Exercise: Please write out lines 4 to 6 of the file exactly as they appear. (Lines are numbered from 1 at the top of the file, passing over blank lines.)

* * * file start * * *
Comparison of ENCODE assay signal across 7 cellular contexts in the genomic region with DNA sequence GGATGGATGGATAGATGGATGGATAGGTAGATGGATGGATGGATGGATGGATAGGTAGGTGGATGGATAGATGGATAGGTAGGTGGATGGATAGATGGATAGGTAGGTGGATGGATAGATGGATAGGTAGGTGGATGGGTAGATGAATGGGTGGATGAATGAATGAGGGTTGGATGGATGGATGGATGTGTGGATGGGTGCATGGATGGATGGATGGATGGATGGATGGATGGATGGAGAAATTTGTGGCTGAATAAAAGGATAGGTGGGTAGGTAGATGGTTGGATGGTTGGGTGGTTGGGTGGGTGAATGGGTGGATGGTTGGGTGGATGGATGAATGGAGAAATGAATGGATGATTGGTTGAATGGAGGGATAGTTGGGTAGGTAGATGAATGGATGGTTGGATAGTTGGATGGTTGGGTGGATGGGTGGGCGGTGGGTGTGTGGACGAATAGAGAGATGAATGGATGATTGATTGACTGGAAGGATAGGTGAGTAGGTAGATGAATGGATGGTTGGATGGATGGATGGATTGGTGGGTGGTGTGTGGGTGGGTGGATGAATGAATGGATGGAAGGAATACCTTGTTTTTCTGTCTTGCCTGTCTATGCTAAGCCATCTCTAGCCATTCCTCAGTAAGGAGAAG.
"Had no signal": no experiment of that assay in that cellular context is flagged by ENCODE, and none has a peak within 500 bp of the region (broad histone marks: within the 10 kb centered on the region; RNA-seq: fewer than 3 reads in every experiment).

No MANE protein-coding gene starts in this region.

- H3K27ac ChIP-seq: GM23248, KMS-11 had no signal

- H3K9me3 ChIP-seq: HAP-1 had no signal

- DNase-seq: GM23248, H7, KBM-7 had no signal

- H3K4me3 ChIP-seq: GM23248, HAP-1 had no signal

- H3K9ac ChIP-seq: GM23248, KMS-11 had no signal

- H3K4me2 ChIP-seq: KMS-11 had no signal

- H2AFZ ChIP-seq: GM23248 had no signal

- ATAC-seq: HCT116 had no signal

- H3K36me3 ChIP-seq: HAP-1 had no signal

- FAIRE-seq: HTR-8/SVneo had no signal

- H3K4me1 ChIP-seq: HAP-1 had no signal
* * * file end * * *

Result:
- H3K27ac ChIP-seq: GM23248, KMS-11 had no signal

- H3K9me3 ChIP-seq: HAP-1 had no signal

- DNase-seq: GM23248, H7, KBM-7 had no signal